History and Provenance

Priscilla Batham Buchan was Priscilla's family name. Pricilla's parents John Buchan and Jane Batham were both first generation Australian, having both been born in England. They married in Sydney, Australia on 20 June, 1845.

Thomas Ronald McLellan was Scottish and moved with his family to Australia sometime before his marriage. Thomas's occupation, as listed on Flora's birth certificate, was a Mariner. According to his great great grand daughter Helen Jackson, he was a harbour master, ship captain and a preacher. 

The wedding dress and shoes were donated by Margaret Jackson to NIDA sometime before 2008. Priscilla passed on the wedding dress to her grand daughter, Evelyn Kennedy-Smith. Evelyn was Margaret's great aunt, and the dress was eventually passed onto Margaret Jackson. 

While there is no photo of Priscilla from her wedding day, there is a portrait photograph of a young Priscilla. As she is wearing a dress with a distinct bustle, this photo may be either from the mid 1870s or mid 1880s. 

There is another photograph of Priscilla McLellan with her grand daughter Evelyn Kennedy-Smith, from the 1920s. 

Births, deaths, marriages, children or family information

Priscilla was the youngest of four siblings from the marriage of Jane Batham to John Buchan in 1845. (Edward Jeremiah born 1846, Richard Shepherd born 1849, Henrietta Elizabeth born 1851, and Priscilla Batham born in 1857.)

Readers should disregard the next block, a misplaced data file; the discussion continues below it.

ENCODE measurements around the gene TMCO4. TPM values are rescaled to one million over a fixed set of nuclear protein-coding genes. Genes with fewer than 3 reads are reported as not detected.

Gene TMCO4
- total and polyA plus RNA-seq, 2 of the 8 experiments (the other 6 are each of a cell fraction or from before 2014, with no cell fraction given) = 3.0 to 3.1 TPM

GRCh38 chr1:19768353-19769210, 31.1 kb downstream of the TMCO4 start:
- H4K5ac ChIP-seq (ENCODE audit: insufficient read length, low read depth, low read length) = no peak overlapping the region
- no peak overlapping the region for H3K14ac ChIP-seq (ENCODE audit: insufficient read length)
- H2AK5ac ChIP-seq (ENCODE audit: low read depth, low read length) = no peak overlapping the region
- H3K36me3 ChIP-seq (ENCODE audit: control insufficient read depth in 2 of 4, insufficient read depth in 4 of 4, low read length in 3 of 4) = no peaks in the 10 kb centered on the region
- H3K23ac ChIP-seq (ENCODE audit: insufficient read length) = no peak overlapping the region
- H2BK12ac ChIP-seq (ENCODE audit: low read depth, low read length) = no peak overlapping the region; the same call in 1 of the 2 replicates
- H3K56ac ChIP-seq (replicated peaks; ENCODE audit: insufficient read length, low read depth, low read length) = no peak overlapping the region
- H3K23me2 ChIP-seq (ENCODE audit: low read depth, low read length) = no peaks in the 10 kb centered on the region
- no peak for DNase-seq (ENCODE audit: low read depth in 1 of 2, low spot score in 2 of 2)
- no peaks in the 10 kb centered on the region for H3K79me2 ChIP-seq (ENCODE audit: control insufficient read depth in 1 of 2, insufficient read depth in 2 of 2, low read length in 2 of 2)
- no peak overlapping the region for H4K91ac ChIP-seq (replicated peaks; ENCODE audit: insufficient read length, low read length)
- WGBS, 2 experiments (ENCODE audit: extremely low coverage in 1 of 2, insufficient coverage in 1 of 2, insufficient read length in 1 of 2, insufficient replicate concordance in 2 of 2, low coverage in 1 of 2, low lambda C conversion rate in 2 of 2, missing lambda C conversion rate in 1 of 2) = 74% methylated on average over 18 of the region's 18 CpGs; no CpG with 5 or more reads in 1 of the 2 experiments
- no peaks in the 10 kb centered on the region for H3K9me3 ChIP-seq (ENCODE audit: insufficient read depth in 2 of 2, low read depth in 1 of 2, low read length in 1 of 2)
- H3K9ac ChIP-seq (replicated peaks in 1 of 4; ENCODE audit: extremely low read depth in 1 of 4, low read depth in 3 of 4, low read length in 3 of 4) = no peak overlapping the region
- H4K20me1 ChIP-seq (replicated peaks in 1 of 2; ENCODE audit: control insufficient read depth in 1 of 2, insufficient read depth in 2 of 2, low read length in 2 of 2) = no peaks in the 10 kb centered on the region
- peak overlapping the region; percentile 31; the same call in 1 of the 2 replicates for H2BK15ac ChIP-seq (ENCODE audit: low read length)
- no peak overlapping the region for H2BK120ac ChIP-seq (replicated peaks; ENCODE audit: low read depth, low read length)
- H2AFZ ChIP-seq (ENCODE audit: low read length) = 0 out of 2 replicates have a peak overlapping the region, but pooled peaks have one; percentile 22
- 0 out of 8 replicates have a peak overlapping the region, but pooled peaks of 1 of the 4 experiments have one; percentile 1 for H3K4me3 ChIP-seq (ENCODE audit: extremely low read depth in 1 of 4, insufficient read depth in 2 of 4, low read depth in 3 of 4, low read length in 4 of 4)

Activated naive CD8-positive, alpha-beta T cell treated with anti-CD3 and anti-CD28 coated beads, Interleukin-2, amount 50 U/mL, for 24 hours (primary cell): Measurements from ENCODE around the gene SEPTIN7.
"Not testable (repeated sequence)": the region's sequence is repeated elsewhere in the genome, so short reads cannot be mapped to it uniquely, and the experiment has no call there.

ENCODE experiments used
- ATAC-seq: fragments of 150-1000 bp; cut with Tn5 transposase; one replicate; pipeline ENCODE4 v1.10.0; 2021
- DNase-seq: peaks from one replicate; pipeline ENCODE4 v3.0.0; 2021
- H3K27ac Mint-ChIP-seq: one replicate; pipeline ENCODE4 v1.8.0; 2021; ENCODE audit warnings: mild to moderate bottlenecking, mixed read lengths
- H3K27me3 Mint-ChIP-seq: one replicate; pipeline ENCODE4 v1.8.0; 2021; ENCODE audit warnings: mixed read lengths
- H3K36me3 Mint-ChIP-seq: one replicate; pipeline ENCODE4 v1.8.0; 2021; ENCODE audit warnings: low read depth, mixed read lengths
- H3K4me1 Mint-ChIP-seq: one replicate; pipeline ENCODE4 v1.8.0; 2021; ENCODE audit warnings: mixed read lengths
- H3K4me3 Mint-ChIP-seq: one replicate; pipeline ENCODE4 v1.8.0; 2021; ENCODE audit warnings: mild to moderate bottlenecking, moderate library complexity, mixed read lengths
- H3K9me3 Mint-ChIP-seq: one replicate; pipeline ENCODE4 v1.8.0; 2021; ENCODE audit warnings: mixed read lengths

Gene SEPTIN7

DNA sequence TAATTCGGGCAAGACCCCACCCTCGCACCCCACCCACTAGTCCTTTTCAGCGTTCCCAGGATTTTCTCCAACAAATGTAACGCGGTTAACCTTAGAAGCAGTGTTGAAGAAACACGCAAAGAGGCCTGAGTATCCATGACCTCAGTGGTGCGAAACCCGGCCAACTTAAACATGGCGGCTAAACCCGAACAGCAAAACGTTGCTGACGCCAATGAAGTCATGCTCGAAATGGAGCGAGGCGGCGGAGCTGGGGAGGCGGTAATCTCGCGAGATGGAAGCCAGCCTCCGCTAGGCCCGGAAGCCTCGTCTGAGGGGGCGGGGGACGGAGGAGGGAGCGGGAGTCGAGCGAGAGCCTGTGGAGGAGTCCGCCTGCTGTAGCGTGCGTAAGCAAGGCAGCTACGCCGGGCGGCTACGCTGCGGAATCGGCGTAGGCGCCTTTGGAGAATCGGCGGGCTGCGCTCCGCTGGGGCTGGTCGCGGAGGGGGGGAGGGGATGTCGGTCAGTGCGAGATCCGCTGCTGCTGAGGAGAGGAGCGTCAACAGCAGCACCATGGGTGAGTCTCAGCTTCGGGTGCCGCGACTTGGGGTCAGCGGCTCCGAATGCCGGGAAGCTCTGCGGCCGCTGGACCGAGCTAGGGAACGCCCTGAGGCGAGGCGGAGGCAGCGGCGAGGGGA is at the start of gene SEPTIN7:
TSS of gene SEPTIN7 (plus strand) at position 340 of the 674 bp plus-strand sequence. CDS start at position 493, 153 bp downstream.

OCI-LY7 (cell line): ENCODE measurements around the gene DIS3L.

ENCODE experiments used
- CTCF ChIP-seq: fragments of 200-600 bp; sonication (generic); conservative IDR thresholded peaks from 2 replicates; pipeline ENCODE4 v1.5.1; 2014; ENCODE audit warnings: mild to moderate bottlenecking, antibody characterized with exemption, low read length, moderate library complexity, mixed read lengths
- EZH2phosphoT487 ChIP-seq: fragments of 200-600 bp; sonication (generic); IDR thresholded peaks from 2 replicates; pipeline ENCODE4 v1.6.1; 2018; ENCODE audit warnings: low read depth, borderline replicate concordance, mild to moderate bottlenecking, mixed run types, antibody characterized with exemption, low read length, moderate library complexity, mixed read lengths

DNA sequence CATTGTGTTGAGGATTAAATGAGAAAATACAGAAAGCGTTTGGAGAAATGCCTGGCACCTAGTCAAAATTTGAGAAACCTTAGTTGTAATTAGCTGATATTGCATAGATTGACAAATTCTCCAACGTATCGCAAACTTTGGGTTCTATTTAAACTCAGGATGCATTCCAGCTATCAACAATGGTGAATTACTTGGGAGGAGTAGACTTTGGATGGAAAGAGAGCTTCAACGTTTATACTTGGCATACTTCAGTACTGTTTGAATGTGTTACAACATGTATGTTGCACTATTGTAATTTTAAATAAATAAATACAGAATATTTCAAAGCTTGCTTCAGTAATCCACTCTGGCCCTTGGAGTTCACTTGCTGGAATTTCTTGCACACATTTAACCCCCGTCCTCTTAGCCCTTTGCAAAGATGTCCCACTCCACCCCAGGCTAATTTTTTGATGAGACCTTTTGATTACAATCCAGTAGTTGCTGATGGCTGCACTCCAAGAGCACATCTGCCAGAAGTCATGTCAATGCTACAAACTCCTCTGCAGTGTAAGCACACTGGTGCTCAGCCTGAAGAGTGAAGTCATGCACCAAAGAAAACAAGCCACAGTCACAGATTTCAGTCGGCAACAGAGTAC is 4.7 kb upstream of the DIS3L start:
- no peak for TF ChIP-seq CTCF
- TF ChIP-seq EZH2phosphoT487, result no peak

John Buchan passed away in 1859 and Jane Batham married Alexander Downie. They had 3 children: Mary J born 1861, Ada born 1863 and Jessie born 1867.

Priscilla Batham Buchan (maiden name) was born in 1857 and died 13 July, 1935.

Thomas Ronald McLellan (husband) was born in Islay, off Scotland in 1849 and died 22 September, 1938.

Priscilla Batham Buchan and Thomas Ronald McLellan married 21st December, 1881 at Saint Bartholomew’s Church, Pyrmont, New South Wales, Australia. 

Jane Batham (mother) was born in 1828 in Woodchurch, Kent, England.

John Buchan (father) was born 16 January, 1814, in Staffordshire, England.

Priscilla's parents John Buchan and Jane Batham married on 20 June, 1845 in Sydney, New South Wales.

Ronald McLellan, Thomas' father died on 10 Febuary, 1886. 

Priscilla and Thomas had two children: Ronald McLellan (1883 - 1886) and Flora McLellan (1887 - 12 August 1977). Flora died in Lane Cove, New South Wales, Australia. 

A letter from The Council of the Municipality of Waverly details the death dates of Priscilla, Thomas and Ronald. All graves are located at the Waverly Cemetery. 

 

Do you have any stories or community information associated with this?

Thomas was a sea captain, apparently sailing the England to China tea and opium route. He apparently was licensed to enter any Harbour without needing a harbour pilot.  He himself became a Harbour Master at Coopernook, NSW. Thomas lived/owned 467 Oxford Rd, Paddington when he returned to Sydney.  Thomas owned up to 11 properties, both residential and industrial, including 20 Macquarie Street South, 85 Johnston St, Annandale and 214 Flood St, Leichhardt.